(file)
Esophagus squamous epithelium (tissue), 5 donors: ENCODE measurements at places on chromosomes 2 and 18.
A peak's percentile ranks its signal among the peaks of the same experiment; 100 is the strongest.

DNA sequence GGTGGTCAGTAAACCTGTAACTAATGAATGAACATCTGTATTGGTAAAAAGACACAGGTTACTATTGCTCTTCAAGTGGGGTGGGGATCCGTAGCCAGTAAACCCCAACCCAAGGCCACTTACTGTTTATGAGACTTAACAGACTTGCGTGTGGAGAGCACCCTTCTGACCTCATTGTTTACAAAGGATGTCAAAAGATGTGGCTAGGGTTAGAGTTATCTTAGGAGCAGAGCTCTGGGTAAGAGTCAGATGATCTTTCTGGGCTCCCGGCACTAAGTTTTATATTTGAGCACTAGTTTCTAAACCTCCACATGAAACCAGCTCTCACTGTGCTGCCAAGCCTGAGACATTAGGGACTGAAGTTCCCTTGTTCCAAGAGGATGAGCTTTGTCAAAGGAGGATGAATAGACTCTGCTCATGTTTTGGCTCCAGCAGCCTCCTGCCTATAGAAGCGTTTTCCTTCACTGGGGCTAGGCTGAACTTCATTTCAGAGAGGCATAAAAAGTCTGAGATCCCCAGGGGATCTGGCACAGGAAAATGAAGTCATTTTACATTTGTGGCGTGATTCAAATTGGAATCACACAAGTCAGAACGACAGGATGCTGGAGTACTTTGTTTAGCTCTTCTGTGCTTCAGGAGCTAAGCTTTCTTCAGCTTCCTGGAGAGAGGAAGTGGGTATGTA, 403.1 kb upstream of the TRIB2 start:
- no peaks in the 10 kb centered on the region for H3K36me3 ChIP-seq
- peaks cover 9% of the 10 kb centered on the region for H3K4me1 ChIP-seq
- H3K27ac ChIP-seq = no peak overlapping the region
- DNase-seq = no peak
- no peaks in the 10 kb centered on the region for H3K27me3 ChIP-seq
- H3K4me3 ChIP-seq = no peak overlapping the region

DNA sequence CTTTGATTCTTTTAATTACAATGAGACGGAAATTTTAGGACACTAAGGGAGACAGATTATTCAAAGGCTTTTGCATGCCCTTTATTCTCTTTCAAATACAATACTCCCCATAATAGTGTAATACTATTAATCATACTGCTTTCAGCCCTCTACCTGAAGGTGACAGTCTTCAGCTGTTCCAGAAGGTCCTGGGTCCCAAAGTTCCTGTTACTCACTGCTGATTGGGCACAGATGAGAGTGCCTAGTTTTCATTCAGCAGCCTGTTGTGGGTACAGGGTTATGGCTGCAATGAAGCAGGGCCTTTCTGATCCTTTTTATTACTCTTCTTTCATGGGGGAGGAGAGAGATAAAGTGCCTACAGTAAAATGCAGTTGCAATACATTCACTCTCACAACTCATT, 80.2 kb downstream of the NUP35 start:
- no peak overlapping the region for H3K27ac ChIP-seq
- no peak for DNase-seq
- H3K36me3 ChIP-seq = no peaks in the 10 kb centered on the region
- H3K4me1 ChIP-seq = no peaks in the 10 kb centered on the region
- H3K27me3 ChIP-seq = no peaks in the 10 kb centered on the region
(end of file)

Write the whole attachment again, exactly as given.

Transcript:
Esophagus squamous epithelium (tissue), 5 donors: ENCODE measurements at places on chromosomes 2 and 18.
A peak's percentile ranks its signal among the peaks of the same experiment; 100 is the strongest.

DNA sequence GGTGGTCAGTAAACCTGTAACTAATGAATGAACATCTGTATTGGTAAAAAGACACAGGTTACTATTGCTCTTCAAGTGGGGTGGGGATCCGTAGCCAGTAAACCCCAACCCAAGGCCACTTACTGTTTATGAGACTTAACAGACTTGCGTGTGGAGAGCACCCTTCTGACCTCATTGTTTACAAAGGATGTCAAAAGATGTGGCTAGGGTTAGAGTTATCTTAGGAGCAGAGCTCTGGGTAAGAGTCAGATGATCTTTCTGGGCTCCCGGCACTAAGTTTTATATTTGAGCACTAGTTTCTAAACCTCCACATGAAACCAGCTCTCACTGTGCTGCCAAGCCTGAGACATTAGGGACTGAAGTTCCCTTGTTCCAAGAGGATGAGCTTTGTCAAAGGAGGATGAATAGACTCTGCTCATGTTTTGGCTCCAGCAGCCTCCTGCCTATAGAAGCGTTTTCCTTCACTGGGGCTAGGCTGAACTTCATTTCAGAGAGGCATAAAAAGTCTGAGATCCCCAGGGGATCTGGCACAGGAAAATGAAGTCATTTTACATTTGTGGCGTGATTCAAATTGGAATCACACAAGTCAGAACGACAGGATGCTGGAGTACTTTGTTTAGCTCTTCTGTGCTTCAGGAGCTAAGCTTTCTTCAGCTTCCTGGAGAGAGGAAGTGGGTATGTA, 403.1 kb upstream of the TRIB2 start:
- no peaks in the 10 kb centered on the region for H3K36me3 ChIP-seq
- peaks cover 9% of the 10 kb centered on the region for H3K4me1 ChIP-seq
- H3K27ac ChIP-seq = no peak overlapping the region
- DNase-seq = no peak
- no peaks in the 10 kb centered on the region for H3K27me3 ChIP-seq
- H3K4me3 ChIP-seq = no peak overlapping the region

DNA sequence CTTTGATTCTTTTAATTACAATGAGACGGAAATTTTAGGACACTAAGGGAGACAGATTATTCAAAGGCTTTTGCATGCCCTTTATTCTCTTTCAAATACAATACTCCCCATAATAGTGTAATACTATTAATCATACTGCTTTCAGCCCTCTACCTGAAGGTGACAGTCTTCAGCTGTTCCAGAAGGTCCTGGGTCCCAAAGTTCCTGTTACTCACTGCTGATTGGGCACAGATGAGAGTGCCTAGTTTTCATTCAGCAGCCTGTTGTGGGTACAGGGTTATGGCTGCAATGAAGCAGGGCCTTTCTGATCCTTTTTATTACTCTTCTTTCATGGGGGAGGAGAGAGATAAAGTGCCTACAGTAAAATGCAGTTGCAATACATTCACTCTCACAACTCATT, 80.2 kb downstream of the NUP35 start:
- no peak overlapping the region for H3K27ac ChIP-seq
- no peak for DNase-seq
- H3K36me3 ChIP-seq = no peaks in the 10 kb centered on the region
- H3K4me1 ChIP-seq = no peaks in the 10 kb centered on the region
- H3K27me3 ChIP-seq = no peaks in the 10 kb centered on the region